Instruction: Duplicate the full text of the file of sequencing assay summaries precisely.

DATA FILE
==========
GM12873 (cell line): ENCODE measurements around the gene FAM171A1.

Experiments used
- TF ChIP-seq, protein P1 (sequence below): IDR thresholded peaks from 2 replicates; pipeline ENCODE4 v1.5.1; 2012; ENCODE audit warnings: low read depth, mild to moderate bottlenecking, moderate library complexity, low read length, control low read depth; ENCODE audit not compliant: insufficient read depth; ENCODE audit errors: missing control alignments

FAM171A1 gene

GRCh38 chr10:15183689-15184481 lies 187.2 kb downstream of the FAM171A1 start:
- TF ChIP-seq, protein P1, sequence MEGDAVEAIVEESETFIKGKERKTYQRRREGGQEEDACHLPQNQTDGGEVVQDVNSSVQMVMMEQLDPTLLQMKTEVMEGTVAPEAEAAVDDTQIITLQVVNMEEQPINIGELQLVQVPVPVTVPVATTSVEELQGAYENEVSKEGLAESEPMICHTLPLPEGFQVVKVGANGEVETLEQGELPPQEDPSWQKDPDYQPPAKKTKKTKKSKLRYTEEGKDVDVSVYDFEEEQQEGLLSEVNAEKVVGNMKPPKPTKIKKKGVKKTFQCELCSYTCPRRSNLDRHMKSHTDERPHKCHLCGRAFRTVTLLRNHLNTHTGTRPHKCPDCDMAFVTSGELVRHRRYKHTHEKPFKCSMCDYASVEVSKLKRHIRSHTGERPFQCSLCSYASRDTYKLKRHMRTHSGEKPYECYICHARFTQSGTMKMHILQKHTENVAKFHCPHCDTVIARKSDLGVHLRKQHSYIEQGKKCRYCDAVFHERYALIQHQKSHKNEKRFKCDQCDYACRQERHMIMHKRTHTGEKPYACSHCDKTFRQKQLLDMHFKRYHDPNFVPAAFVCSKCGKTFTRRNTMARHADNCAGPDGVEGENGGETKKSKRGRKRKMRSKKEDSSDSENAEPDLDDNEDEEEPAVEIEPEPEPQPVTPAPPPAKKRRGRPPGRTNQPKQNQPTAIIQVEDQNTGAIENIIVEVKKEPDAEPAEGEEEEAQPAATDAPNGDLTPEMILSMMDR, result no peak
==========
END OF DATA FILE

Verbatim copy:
GM12873 (cell line): ENCODE measurements around the gene FAM171A1.

Experiments used
- TF ChIP-seq, protein P1 (sequence below): IDR thresholded peaks from 2 replicates; pipeline ENCODE4 v1.5.1; 2012; ENCODE audit warnings: low read depth, mild to moderate bottlenecking, moderate library complexity, low read length, control low read depth; ENCODE audit not compliant: insufficient read depth; ENCODE audit errors: missing control alignments

FAM171A1 gene

GRCh38 chr10:15183689-15184481 lies 187.2 kb downstream of the FAM171A1 start:
- TF ChIP-seq, protein P1, sequence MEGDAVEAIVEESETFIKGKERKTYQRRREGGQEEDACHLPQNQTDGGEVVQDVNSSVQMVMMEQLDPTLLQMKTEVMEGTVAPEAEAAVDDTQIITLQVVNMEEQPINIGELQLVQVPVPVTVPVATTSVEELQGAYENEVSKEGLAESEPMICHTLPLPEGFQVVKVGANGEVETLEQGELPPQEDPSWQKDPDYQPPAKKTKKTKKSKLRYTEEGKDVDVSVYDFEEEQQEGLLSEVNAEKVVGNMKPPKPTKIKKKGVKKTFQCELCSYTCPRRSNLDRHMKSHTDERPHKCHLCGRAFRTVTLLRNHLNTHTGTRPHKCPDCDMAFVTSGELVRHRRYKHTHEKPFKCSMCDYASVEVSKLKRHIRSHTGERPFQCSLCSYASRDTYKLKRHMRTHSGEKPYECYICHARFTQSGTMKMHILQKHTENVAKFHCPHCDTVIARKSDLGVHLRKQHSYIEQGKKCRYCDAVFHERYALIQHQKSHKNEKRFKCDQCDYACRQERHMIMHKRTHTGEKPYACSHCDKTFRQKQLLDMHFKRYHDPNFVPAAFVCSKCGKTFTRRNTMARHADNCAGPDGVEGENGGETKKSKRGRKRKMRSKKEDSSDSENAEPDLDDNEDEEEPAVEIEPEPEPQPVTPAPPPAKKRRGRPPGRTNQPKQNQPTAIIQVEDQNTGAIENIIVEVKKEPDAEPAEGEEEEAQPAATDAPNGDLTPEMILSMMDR, result no peak